“Everyone is a reporter when they have a smart phone.”
– Dr. Bob Harkins, Associate Vice President for Campus Security and Safety, the University of Texas, Austin.
Before the advent of social media, a president’s office had days to respond to developing campus incidents – more than enough time to release a comprehensive statement to the press and develop a carefully considered action plan. Universities today don’t have that luxury. Popular platforms like Twitter and Instagram give students and faculty the ability to grab the national media’s attention within hours.
This level of scrutiny has the potential to cast an unfavorable light on the university as a whole, escalating crises that would have been handled effectively at a local level. The solution lies in taking a proactive stance toward social media, establishing trust with student organizations and staff, and letting the institution’s core values and mission determine responses whenever possible.
When Social Media Controls the Message
In 2013, Dr. Mary Jane Saunders resigned from her position as president of Florida Atlantic University, citing media coverage as a primary cause. According to the Chronicle of Higher Education, Saunders “was caught off guard when news articles, often fueled by attacks on social media, directed criticism toward [her] personally.”
Saunders and her administration were unable to respond appropriately to several small crises that garnered national media attention within a short span of time. The most glaring example of poor crisis management occurred when Saunders sped away from students protesting FAU’s decision to let a for-profit prison operator name its new stadium, hitting a student in the arm with the side mirror of her car in the process. Sometimes reactive, other times inactive, FAU was fostering the impression that “lunatics have taken over the asylum,” to quote one of the trustees. Saunders’ resignation followed shortly thereafter.
By the time she resigned from FAU, Saunders had all but thrown up her hands in defeat, expressing exasperation with the way that social media made it impossible for universities to deal with situations on their own terms, locally. Those days are gone. Nevertheless, there are a number of ways that institutions of higher education can manage and curtail escalating crisis in the age of social media.
It’s important to respond quickly and honestly – preparing responses on broad statements beforehand can help – and to be cooperative, promising to come forward with further information as soon as it is available. One of the reasons Baylor’s recent sexual assault scandal, which led to the resignation of president Kenneth Starr and head coach Art Briles, escalated to the highest levels is that Baylor sat on information for two years, giving the appearance of contempt for the victims and the rule of law.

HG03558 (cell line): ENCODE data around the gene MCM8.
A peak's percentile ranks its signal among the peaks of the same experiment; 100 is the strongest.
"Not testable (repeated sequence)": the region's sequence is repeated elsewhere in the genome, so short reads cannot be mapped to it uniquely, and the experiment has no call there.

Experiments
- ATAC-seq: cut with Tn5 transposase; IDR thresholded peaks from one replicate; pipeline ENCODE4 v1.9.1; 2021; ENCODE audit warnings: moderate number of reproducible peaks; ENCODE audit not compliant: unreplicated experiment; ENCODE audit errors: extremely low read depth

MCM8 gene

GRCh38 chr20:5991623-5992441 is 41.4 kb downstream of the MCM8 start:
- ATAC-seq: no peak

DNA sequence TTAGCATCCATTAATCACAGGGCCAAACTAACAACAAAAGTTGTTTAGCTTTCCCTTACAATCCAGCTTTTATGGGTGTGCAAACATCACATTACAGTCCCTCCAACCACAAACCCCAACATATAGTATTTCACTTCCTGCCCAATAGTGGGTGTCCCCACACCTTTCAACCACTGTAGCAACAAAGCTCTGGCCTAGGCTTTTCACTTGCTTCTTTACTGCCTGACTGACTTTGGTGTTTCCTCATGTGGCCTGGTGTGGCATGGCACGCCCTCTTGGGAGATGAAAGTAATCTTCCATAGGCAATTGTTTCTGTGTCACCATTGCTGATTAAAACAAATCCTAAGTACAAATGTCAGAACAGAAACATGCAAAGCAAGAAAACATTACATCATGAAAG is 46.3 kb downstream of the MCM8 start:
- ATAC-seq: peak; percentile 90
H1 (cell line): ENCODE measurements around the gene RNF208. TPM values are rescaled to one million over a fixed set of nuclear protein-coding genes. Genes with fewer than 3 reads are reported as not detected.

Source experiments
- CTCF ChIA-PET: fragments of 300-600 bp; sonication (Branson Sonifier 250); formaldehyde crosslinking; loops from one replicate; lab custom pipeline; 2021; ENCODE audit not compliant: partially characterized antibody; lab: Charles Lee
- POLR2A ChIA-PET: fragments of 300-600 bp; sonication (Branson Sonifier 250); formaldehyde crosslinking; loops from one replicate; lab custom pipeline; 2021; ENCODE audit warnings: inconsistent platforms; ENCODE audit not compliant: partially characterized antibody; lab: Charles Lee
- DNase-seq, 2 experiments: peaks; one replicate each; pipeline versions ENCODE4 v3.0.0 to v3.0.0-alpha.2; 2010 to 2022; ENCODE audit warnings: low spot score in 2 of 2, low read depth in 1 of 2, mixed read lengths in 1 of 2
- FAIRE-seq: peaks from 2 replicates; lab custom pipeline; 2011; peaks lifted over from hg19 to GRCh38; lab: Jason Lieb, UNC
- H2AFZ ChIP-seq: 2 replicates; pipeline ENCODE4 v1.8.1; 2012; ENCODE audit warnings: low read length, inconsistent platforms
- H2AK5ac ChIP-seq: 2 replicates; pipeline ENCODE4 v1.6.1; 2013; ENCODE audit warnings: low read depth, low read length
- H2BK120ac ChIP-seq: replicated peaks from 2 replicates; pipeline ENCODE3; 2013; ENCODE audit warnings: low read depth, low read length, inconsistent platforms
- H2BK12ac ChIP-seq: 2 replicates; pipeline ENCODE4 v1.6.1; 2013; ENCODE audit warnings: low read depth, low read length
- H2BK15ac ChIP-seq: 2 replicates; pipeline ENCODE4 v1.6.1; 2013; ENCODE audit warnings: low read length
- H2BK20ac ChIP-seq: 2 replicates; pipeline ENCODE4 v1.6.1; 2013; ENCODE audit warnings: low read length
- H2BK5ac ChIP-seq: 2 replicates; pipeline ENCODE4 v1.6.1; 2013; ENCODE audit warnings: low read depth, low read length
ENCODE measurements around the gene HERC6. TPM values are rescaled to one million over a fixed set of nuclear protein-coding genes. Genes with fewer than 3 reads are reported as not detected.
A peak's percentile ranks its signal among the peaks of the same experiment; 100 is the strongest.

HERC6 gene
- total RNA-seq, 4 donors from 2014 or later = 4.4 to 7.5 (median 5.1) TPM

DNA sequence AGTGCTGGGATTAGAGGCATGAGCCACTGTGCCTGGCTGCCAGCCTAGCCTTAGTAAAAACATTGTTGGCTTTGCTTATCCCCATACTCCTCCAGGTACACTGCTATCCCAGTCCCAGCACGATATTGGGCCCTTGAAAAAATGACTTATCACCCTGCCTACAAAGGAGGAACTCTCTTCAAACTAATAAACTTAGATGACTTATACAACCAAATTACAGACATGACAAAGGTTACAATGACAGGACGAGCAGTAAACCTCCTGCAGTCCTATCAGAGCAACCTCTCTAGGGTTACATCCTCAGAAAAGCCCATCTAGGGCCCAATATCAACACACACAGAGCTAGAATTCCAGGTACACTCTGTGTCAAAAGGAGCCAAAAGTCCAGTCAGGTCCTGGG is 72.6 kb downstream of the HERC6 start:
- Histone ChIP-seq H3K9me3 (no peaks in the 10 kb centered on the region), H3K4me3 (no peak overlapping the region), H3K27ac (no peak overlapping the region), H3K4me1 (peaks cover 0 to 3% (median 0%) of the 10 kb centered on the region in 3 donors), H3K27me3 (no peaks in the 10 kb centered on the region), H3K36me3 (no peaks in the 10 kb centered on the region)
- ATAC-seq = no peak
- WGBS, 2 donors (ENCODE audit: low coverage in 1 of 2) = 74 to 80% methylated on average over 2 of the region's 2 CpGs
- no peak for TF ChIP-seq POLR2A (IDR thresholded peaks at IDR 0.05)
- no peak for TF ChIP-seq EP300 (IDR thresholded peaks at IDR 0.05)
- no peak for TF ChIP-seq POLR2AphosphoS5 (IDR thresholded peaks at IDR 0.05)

Once the message is out there, however, it remains in cyberspace forever, and the president’s office needs to find a way to minimize speculative responses that will be dissected over and over in the media, transforming a series of isolated incidents into a crisis of mismanagement like the one that led to Saunders’ resignation. One way to avoid this problem is to have several members of the crisis management team read the message before hitting send.
Students and faculty have tremendous power to spread news events quickly due to their large followings on social media. Universities can tap into this power in several ways. The most obvious is to use these platforms to communicate information to students.
Most campuses now maintain strong a strong presence on Facebook, Instagram, and Twitter. Social media scaling allows the university to present information in a coordinated way across all these platforms, helping the institution to stay close to its mission statement.
Old-fashioned connectivity is also important, as the recent “sushi scandal” at Oberlin College illustrates. Once the national press got wind of social media complaints from students complaining about the dining hall’s “cultural appropriation” of certain dishes, Oberlin found itself mocked for elitism when the underlying problem was that it had failed to address the needs of minority students with enough sensitivity to avoid growing frustration and demands.
Oberlin might have diffused some of the race-based anxiety by reaching out to student organizations proactively or even hiring a skilled facilitator to have a conversation about race. Having regularly scheduled “issues meetings” is another way for administrators to check the pulse of the campus mood.
According to Michelle Maresh-Fuehrer, the single most important thing universities can do is to manage campus crises successfully is to research stakeholders’ expectations and know that “whatever those expectations are, any violation of that can become a crisis.” Put another way, the university’s mission is the message.
It’s also important to be transparent. When King University president, Gregory Johnson, began describing faculty dissent as the behavior of a radical few and taking draconic measures to push the university away from its core values, outraged alumni took to social media and organized an effective campaign against him, one that culminated in his resignation.
Social media narrows the window of time between action and response, making it easier for messages to spiral out of control and take on meanings that can compromise an institution’s standing in the academic community. But social media can also be used to enhance the connection among administrators, faculty, staff, and students.
When connections are genuine and strong, the resulting atmosphere of trust makes students more likely to approach administrators — and less inclined to take their case to Instagram.